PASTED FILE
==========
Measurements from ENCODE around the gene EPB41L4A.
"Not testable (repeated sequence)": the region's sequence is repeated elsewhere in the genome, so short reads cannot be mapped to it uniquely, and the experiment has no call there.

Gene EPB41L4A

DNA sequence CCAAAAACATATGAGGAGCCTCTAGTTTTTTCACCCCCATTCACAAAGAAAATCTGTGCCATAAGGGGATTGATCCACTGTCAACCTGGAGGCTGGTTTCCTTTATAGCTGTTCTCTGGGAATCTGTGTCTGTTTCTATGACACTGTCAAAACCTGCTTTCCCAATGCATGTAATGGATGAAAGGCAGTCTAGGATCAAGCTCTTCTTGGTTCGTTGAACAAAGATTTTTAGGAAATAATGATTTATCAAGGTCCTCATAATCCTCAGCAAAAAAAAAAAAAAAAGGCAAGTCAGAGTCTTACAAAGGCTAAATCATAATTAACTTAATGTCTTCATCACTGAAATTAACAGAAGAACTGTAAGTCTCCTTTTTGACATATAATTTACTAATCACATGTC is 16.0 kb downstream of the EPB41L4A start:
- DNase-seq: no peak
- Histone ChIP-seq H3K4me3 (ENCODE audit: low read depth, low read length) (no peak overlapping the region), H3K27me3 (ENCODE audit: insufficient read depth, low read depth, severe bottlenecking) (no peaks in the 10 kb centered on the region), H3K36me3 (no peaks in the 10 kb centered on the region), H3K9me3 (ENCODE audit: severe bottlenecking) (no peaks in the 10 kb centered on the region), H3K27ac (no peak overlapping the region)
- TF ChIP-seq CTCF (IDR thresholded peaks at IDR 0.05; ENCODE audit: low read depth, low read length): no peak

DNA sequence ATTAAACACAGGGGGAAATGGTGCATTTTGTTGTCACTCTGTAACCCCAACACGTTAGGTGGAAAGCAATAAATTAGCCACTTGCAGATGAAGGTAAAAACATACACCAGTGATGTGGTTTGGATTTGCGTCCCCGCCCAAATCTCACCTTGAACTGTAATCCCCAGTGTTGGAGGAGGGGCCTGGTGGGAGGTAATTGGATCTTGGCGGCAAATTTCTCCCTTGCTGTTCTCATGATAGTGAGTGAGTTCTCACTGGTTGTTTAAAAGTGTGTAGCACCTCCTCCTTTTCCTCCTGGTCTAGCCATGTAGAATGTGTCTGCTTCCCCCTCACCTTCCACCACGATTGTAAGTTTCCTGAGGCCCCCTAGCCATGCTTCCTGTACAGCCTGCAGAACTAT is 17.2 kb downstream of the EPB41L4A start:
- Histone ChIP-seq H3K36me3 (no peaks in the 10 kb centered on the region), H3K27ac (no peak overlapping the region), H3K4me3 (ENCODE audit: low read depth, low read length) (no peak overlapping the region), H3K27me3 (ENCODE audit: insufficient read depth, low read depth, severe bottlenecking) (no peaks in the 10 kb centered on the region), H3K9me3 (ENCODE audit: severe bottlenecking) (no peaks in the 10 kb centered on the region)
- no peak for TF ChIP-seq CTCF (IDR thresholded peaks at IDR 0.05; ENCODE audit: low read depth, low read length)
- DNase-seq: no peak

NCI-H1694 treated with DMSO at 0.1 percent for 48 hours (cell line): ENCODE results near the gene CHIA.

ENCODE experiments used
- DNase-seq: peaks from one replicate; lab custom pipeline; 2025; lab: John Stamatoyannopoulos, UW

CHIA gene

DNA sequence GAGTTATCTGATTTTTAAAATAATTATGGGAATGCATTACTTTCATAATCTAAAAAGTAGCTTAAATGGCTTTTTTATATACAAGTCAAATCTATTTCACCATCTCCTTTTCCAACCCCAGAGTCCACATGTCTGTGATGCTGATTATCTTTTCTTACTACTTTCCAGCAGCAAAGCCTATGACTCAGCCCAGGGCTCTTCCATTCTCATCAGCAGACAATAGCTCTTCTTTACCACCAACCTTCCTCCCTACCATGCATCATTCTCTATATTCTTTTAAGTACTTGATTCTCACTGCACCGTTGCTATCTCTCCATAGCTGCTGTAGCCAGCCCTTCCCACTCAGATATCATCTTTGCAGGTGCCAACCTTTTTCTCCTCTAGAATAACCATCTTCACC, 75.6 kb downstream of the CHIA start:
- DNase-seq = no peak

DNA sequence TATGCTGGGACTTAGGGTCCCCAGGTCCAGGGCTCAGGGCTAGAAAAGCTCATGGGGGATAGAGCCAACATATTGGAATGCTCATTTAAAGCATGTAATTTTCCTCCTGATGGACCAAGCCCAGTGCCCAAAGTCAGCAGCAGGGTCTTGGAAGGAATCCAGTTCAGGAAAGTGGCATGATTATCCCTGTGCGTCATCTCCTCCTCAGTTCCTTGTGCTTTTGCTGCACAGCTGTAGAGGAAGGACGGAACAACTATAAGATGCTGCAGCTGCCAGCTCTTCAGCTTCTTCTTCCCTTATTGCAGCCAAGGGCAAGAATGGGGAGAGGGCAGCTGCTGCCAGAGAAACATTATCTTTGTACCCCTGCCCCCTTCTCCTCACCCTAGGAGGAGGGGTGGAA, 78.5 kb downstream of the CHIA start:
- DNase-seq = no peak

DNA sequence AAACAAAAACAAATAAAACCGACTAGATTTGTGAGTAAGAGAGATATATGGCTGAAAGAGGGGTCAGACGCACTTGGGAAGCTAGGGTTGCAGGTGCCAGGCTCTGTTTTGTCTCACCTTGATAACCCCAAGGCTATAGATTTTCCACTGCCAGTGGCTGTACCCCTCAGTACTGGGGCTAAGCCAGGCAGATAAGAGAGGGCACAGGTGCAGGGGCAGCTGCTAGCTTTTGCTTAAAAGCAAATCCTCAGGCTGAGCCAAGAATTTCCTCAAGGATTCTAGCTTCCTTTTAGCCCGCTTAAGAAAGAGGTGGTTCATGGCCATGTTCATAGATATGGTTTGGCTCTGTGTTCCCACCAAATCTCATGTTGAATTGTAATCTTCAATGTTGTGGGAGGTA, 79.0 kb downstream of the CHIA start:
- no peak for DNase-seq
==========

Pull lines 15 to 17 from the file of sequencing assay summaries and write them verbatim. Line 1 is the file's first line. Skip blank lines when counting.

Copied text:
CHIA gene

DNA sequence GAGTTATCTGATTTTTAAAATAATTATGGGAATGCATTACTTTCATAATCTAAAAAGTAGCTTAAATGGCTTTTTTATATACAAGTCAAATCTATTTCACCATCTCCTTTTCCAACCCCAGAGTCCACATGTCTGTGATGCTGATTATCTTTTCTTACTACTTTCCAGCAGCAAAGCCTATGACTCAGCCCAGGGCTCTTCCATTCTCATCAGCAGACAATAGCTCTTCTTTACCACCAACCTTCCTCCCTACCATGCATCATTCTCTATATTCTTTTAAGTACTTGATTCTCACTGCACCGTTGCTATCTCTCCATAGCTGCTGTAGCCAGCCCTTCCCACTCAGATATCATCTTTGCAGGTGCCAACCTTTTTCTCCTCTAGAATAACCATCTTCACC, 75.6 kb downstream of the CHIA start:
- DNase-seq = no peak